Why Celebrate Easter?

Title: Why Celebrate Easter?

Text: Matthew 28:11-15, 2:7-8, 28:16-20

Time: March 23, 2008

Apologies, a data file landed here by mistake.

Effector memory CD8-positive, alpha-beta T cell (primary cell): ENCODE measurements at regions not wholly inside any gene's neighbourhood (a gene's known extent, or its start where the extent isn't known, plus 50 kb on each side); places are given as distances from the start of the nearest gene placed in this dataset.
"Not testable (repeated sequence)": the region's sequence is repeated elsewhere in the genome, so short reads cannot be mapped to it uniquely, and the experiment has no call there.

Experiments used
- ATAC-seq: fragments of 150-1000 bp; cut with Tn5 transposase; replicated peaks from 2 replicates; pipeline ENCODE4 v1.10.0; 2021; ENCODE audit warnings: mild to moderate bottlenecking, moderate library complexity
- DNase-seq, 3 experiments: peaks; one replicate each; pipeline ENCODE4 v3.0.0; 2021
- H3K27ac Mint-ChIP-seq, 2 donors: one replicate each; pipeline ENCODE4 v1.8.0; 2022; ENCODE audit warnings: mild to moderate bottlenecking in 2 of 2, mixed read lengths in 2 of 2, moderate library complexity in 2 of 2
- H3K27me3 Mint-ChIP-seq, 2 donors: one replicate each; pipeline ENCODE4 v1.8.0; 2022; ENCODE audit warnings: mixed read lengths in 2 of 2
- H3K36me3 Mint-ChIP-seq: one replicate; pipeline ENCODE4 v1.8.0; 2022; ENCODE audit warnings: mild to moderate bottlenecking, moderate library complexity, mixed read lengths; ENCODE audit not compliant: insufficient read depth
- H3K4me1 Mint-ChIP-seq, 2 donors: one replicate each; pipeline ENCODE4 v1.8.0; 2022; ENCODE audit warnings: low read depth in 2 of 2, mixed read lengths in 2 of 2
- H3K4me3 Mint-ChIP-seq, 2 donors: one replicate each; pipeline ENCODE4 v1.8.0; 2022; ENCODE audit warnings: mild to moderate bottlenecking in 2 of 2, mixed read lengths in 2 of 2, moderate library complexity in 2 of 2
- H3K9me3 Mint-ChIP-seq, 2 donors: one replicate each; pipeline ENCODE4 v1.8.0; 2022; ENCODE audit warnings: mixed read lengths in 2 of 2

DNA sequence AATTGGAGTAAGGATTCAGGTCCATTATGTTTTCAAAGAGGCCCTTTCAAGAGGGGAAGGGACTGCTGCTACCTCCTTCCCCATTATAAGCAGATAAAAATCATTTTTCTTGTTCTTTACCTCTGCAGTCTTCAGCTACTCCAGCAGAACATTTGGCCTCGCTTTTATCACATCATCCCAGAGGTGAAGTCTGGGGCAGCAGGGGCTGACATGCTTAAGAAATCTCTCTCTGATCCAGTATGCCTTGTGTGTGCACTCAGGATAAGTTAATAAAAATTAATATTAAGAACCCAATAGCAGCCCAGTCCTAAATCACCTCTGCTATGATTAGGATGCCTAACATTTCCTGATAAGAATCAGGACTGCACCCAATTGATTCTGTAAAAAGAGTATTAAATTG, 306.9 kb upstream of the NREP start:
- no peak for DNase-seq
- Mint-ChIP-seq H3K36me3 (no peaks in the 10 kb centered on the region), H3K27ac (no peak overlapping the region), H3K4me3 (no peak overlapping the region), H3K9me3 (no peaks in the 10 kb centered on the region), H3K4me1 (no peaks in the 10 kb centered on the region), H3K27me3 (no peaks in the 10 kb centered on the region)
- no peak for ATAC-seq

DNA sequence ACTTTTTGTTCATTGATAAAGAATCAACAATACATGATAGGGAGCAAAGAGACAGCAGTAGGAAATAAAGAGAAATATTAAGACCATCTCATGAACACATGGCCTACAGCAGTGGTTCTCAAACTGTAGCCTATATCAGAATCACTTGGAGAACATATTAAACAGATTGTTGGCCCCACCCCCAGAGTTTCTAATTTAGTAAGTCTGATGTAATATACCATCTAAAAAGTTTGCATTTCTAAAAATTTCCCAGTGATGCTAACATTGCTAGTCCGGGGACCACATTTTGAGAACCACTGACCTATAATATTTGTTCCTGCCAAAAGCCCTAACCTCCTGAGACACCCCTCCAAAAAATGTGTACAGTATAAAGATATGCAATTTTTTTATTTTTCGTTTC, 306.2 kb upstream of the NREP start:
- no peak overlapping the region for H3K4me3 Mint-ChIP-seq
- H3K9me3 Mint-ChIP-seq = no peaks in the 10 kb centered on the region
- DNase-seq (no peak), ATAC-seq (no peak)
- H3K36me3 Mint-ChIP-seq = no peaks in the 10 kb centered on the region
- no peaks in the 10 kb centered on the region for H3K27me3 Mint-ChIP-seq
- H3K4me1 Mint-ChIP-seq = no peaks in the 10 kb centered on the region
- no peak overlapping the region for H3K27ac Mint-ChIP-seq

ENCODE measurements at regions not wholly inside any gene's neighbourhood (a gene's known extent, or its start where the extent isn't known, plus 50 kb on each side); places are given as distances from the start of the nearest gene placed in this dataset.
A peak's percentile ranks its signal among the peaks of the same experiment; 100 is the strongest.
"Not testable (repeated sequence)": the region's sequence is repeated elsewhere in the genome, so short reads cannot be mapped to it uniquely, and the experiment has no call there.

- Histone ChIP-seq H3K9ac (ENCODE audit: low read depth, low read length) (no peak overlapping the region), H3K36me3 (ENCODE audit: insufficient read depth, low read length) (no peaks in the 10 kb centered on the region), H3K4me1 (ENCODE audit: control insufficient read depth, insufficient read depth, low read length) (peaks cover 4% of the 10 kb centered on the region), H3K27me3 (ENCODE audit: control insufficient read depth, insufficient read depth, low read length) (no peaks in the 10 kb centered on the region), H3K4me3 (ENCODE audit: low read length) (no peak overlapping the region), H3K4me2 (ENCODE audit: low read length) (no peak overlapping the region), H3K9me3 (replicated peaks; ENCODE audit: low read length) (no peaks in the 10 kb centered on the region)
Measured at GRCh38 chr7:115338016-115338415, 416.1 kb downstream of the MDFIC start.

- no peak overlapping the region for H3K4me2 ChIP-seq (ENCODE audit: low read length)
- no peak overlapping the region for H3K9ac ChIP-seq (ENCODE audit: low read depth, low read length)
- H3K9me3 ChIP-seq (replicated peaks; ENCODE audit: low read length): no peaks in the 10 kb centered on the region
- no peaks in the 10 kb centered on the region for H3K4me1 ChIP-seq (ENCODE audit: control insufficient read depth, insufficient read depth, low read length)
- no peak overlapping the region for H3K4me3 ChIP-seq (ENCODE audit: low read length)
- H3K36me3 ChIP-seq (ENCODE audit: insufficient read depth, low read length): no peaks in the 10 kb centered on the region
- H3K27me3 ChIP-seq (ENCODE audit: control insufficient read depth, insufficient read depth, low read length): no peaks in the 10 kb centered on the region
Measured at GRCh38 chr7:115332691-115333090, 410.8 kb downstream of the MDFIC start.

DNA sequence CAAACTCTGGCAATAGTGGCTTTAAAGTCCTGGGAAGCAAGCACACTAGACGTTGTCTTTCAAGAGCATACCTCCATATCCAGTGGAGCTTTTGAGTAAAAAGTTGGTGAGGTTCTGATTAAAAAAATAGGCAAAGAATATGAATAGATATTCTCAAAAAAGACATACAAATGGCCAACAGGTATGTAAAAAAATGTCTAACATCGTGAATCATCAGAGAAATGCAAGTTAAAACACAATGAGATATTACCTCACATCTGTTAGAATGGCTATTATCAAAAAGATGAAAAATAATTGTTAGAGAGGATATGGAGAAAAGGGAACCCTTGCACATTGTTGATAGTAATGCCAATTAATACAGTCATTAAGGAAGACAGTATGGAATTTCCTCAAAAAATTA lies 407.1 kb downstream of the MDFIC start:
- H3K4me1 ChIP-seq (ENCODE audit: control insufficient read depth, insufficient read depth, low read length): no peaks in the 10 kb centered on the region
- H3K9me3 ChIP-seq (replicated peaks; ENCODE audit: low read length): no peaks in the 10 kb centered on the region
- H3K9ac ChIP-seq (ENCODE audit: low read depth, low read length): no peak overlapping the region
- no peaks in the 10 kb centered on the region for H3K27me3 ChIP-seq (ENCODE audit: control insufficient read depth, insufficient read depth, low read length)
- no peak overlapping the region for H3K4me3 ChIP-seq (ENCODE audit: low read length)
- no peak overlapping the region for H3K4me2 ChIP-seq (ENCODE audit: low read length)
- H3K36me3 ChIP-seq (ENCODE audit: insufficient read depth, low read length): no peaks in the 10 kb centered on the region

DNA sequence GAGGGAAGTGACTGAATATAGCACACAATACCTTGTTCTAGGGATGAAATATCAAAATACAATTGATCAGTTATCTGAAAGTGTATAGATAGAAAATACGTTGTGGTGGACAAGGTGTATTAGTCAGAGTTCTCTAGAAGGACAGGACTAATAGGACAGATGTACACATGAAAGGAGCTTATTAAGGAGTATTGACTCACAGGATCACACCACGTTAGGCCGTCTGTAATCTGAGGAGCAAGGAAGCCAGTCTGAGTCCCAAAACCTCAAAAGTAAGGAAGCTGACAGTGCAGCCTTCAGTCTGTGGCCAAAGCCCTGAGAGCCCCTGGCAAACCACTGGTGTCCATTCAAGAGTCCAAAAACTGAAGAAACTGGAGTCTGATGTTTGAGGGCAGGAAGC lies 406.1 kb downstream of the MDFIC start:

Today is Easter Sunday 2008 and so today we are celebrating the resurrection of our Lord Jesus Christ from the dead! Joy to the world! But not everyone in our city, our state, our nation, our culture, or our world is celebrating today. Still others on our planet are celebrating Easter somewhat, but for mostly human social reasons, not for the true spiritual reasons that real Christians are celebrating today. As Christians, we celebrate the fact that Jesus Christ dramatically proved beyond a shadow of a doubt that he was indeed the Savior by conquering his own death, and therefore, he is qualified and able to make promises about saving us from the experience of death, and is able to actually save us from permanent death through his life-giving power. But like I said before, not everyone sees the importance of Easter or for that matter the importance of Jesus rising from the dead, assuming they even believe it in the first place. For many people today in our modern, materialistic world, Easter Sunday is a religious holiday, a celebration of a spiritual or religious belief – that’s all. Many of these same people don’t really believe that it is possible for someone dead to come back to life, so they don’t take the celebration of the resurrection seriously either. To them it’s all just another religion celebrating just another spiritual belief, that’s all. They are more concerned about tangible, concrete, material, earthly things, like world peace, the economy, making money, material possessions, health, safety, security, recreation and entertainment, jobs and careers, travel, enjoying life with hobbies and other interests, meeting with friends for social activities, pursuing intellectual education, having fun, experiencing all there is in life, etc. The resurrection of Jesus Christ to them is just a spiritual thing unrelated to the real material world. So they see no reason to celebrate it. They’d just as soon stay home on Sunday morning and read the paper or get some extra sleep or eat a big breakfast, etc. Or they might go out for brunch and then visit friends or family, or scratch around in the yard or work on some home improvement project. Going to church on Easter Sunday is not on their agenda. Now other people do find themselves in church on Easter Sunday, but they are there not for spiritual reasons primarily, but for social reasons – it’s tradition in their family, or their husband or wife dragged them to church, or they want their kids to learn about Christianity, or they are meeting with friends and family at church and afterwards going out to eat, or a thousand other different social reasons, but not truly spiritual reasons. But then there are those who are celebrating Easter because they know and understand its significant and want to celebrate it with others and appreciate it even more spiritually. Three kinds of people, three different attitudes toward Easter this year. Which one are you? I’d like to talk a little more about the three kinds of people and their attitudes towards Easter.